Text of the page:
Defining the soul
By Capt. Jason Gilleland, Special Warfare Training Wing/ Chaplain Office
/ Published April 05, 2021
JOINT BASE SAN ANTONIO-CHAPMAN TRAINING ANNEX, Texas --
When considering a person’s overall well-being, the Air Forces’ whole airman concept is a well-rounded approach to living a healthy and resilient life. The reason behind this is that it considers all aspects of the person. There is a focus on the body, mind, spirit and social aspects of who we are. Attention to all four of these areas is essential to living a balanced life. This is because in essence all these areas work together. For example, if you suffer an injury, you experience physical pain in your body, which affects your thoughts (mind), your desires/ beliefs (spirit) and those around you (social).
When it comes to the spiritual side of our health, a good place to start is the soul. While theologians and philosophers have debated what the soul is for hundreds of years, for the purpose of these articles we shall define the soul as our spiritual center. It is that part of our make-up that desires virtue over vice, that which is life giving rather than life depleting, and it is the hub of our moral compass.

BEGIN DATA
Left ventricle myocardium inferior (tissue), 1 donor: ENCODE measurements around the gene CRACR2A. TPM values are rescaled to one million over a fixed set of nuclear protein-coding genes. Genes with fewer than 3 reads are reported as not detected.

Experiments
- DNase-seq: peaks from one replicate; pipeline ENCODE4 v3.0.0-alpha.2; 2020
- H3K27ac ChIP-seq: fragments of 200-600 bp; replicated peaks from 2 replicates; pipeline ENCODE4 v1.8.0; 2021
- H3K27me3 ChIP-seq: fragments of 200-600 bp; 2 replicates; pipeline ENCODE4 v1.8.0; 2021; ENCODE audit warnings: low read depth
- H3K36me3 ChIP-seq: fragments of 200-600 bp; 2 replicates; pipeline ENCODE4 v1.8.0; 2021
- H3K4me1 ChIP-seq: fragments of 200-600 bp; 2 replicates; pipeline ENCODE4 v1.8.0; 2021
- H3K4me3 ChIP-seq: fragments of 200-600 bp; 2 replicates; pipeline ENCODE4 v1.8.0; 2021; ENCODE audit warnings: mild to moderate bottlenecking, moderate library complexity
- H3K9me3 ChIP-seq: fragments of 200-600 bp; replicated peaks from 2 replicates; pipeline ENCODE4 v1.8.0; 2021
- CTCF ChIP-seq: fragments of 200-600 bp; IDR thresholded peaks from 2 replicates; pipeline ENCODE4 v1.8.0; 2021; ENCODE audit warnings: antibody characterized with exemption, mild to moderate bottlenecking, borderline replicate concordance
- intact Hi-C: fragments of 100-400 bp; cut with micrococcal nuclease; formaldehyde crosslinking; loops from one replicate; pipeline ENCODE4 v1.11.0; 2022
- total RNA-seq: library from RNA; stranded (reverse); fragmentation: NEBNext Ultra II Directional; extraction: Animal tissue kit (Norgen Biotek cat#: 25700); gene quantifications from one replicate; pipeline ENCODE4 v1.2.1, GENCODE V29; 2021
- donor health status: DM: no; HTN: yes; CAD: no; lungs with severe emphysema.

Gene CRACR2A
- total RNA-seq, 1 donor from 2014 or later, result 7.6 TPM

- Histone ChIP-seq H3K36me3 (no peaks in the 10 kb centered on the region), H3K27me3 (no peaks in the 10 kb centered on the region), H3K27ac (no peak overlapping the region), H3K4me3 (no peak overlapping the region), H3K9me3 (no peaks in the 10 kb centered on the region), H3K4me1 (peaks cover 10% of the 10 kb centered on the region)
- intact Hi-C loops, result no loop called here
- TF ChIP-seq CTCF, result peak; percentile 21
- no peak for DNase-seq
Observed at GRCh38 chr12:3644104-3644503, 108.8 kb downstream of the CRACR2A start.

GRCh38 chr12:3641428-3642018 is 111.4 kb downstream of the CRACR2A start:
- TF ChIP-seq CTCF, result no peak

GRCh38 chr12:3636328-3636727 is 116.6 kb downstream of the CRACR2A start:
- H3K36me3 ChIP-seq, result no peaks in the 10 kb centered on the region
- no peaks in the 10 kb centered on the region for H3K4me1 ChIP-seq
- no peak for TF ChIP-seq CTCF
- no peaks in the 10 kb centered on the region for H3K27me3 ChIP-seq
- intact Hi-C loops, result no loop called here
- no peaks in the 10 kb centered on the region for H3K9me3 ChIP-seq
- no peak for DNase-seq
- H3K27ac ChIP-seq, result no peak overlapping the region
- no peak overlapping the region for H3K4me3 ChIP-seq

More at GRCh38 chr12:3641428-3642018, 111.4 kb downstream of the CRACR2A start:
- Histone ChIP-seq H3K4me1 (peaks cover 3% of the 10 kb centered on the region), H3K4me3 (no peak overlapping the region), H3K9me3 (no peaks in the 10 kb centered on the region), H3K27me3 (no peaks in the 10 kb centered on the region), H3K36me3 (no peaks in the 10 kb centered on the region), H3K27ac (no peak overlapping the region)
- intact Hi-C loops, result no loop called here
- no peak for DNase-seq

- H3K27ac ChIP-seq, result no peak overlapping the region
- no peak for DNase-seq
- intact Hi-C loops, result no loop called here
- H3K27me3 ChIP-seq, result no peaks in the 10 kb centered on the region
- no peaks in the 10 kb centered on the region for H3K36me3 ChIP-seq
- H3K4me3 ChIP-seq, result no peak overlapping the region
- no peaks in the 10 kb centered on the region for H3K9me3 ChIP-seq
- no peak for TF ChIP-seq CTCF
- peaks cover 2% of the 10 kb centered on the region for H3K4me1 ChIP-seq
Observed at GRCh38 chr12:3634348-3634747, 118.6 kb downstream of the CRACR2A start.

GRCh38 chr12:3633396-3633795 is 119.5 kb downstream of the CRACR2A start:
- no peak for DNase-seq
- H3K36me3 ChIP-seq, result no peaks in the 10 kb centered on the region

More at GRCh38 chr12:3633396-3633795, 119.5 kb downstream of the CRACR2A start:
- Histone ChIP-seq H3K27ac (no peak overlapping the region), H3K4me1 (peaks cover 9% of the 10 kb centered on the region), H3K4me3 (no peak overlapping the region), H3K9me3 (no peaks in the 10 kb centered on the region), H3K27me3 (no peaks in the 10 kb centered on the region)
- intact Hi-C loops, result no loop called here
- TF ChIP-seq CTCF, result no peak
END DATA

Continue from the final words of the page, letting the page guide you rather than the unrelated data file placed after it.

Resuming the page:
The mental, physical, spiritual and social parts of who we are work together and they also have parallels in which we can better understand each. One such parallel is that of the soul to the body. We can see ourselves as having a spiritual “physique” just as real and readily shapeable as our bodies.
If we view the makeup of our spiritual self in this way then we could grasp how the soul, like the body, has muscles that must be regularly exercised in order to maintain good health. In both cases, you are given these physiques in a raw form and you can either let them be shaped by external forces, or intentionally sculpt them into the shape you desire.